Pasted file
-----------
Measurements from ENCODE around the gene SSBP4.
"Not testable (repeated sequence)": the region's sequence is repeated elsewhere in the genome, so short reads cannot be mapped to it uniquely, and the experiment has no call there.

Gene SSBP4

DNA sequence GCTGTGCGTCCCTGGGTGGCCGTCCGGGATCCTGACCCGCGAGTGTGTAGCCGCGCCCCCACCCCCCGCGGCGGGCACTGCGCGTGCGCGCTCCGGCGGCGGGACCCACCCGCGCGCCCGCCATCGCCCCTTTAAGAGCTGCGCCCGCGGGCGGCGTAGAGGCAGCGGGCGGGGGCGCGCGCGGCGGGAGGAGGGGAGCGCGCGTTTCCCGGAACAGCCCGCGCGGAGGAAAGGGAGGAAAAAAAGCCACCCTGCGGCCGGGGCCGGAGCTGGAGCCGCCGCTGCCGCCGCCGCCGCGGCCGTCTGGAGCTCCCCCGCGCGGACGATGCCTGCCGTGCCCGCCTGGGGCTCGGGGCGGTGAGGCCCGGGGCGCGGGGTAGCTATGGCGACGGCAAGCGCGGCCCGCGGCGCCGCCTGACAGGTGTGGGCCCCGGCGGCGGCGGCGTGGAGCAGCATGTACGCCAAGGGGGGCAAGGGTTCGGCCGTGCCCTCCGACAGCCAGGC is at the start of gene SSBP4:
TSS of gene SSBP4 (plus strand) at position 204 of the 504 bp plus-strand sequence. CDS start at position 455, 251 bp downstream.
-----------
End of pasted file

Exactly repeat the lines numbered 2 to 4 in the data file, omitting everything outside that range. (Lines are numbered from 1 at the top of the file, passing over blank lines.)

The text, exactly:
"Not testable (repeated sequence)": the region's sequence is repeated elsewhere in the genome, so short reads cannot be mapped to it uniquely, and the experiment has no call there.

Gene SSBP4

DNA sequence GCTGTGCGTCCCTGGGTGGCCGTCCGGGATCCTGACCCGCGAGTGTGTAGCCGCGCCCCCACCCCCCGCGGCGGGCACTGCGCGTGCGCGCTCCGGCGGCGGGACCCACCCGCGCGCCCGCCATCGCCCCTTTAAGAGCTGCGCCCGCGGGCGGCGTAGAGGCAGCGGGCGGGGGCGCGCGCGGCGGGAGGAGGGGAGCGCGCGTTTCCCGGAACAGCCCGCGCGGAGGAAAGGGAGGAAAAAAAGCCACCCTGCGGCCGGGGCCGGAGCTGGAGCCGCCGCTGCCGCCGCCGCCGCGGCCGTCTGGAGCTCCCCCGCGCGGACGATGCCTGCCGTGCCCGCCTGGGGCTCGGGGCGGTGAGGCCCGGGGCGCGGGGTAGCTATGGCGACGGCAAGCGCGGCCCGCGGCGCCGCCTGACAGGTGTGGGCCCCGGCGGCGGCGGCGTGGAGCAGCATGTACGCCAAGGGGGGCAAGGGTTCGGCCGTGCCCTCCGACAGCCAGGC is at the start of gene SSBP4: